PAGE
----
Roundtable on Addressing Emerging Technologies in the Realm of REMVE / Extreme Right-Wing Terrorism (ERWT)

14 - 15 February 2024
London, UK

On 14-15 February, the IIJ was delighted to return to London for the latest expert roundtable in its initiative on Racially or Ethnically Motivated Violent Extremism (REMVE): a Roundtable on Addressing Emerging Technologies in the Realm of REMVE / Extreme Right-Wing Terrorism (ERWT), co-sponsored by the United States and United Kingdom and graciously hosted by the UK Foreign, Commonwealth & Development Office at historic Lancaster House. The roundtable gathered 40 criminal justice practitioners and policymakers, leading technology sector representatives, and academic and think tank experts for intensive discussions of how REMVE actors are exploiting emerging technologies to recruit, raise funds, and commit and conceal criminal offenses — and what governments can do to address such threats.

With this roundtable, the IIJ successfully established one of the very first fora in which government practitioners and policymakers had the opportunity to exchange their experiences and insights with non-governmental experts on these cutting-edge technologies in a closed environment of trust. The discussion’s scope was global, with participants collectively representing 11 countries (Argentina, Australia, Brazil, Canada, Denmark, Finland, Germany, New Zealand, Sweden, the United Kingdom, and the United States) and a range of institutions including Europol, INTERPOL, the Global Internet Forum to Counter Terrorism, Tech Against Terrorism, Meta, Moonshot, the Institute for Strategic Dialogue, the Royal United Services Institute, American University’s Polarization and Extremism Research and Innovation Lab, and Richmond American University in London.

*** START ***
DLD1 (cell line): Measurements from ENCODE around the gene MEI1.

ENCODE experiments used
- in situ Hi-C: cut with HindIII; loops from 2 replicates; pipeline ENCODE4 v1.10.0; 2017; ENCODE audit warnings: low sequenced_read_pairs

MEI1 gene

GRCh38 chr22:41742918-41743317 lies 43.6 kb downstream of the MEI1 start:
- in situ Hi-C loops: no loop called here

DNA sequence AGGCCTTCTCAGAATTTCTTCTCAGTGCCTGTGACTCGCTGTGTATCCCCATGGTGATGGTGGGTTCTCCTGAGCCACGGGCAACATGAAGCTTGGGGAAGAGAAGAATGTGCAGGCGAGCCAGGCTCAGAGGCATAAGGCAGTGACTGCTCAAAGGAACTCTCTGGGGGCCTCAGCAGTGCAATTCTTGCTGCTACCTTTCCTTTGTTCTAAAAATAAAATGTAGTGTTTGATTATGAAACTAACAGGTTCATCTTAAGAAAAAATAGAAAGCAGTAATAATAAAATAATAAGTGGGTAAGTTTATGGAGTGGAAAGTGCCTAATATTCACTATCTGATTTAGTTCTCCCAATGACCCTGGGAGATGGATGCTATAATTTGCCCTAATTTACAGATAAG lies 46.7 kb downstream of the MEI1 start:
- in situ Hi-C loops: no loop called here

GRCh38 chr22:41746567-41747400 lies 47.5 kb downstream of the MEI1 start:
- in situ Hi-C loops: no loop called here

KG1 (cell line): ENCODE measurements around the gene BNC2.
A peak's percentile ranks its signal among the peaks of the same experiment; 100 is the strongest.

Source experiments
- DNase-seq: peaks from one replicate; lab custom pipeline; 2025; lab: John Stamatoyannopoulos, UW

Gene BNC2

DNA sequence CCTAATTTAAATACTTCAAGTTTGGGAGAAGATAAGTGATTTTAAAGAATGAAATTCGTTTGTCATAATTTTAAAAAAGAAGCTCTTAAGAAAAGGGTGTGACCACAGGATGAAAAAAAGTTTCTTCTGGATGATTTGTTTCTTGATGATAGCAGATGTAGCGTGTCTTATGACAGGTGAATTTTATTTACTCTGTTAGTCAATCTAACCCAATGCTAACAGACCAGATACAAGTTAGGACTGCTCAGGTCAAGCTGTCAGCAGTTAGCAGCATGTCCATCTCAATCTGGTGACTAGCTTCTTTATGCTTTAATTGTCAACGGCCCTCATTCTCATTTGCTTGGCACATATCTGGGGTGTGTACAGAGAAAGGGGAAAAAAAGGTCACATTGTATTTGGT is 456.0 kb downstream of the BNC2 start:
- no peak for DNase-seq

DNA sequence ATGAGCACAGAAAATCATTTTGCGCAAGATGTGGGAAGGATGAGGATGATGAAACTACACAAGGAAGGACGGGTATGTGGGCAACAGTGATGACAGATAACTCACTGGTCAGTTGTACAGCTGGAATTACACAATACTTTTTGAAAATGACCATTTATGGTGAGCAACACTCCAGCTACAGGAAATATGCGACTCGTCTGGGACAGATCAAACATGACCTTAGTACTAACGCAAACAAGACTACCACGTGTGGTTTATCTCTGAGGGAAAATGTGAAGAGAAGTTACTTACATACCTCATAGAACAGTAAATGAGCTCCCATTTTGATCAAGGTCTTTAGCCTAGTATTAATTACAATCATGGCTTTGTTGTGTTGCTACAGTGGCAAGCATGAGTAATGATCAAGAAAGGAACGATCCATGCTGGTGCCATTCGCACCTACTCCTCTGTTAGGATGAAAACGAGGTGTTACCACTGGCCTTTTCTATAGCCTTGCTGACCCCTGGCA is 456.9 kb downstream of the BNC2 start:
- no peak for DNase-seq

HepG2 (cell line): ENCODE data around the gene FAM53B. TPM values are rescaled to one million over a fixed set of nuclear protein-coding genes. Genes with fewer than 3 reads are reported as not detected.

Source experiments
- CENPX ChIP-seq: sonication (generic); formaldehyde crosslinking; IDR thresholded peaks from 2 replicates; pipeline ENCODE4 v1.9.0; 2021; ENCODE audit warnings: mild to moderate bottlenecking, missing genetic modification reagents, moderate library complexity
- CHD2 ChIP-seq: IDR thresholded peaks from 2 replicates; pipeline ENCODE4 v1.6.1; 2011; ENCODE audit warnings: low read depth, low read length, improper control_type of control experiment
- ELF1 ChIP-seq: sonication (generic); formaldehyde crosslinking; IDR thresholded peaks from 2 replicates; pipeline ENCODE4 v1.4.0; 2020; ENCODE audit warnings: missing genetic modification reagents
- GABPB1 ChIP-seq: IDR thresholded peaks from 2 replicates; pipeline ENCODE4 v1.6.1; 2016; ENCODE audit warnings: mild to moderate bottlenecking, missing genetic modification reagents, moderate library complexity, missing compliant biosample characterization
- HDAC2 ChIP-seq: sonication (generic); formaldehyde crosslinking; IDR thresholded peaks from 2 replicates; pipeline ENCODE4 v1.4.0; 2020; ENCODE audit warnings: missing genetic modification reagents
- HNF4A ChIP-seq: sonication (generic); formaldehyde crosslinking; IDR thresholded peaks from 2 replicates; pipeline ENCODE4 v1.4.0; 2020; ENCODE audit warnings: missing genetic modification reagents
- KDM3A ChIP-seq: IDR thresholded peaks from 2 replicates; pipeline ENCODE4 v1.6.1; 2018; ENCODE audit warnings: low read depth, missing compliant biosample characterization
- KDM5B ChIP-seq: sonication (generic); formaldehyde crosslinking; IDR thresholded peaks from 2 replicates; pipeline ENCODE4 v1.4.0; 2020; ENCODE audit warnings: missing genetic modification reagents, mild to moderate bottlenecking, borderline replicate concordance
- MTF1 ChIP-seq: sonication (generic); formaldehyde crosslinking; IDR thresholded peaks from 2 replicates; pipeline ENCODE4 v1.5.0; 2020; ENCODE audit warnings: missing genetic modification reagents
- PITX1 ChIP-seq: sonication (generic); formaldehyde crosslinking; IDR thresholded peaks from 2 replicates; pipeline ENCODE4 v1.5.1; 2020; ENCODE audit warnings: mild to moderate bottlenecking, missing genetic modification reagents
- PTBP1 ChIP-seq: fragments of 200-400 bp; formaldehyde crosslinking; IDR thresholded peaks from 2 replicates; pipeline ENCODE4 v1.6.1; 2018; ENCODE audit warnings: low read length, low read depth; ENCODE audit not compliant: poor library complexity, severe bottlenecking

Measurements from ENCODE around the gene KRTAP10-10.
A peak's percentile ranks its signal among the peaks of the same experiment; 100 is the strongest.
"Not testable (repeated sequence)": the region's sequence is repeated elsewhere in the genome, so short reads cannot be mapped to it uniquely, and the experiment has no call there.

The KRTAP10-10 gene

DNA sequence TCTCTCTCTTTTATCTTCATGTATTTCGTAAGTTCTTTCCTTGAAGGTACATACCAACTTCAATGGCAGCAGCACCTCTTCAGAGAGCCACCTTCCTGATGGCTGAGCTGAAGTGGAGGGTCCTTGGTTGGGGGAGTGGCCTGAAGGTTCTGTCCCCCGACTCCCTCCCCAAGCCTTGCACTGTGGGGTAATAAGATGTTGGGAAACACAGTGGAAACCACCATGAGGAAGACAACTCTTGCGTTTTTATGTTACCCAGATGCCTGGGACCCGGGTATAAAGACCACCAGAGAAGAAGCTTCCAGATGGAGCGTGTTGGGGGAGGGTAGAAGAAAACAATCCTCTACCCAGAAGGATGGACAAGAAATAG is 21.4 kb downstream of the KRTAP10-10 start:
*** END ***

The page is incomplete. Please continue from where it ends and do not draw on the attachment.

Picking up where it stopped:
Over the meeting’s two days, the expert group discussed in detail, and with recent real-life case examples, how REMVE actors seek to exploit for their criminal purposes technologies including generative artificial intelligence and chatbots, immersive online gaming platforms, and 3-D printed weapons. The participants identified a number of concrete steps governments and tech companies can take both to address such threats and to proactively use those technologies to prevent, detect, disrupt, investigate, and prosecute REMVE actors’ technology-enabled crimes. This dialogue built on the guidance of the good practices in the IIJ Criminal Justice Practitioner’s Guide for Addressing REMVE which the IIJ published in 2021, available in Arabic, English, French, German, Russian, and Spanish HERE (add hyperlink).

The IIJ is proud to help strengthen and institutionalize international dialogue around REMVE/ERWT and will use the IIJ REMVE Guide as a basis for continued exchange among practitioners, policymakers, and experts through further Criminal Justice Practitioner’s Roundtables later in 2024.

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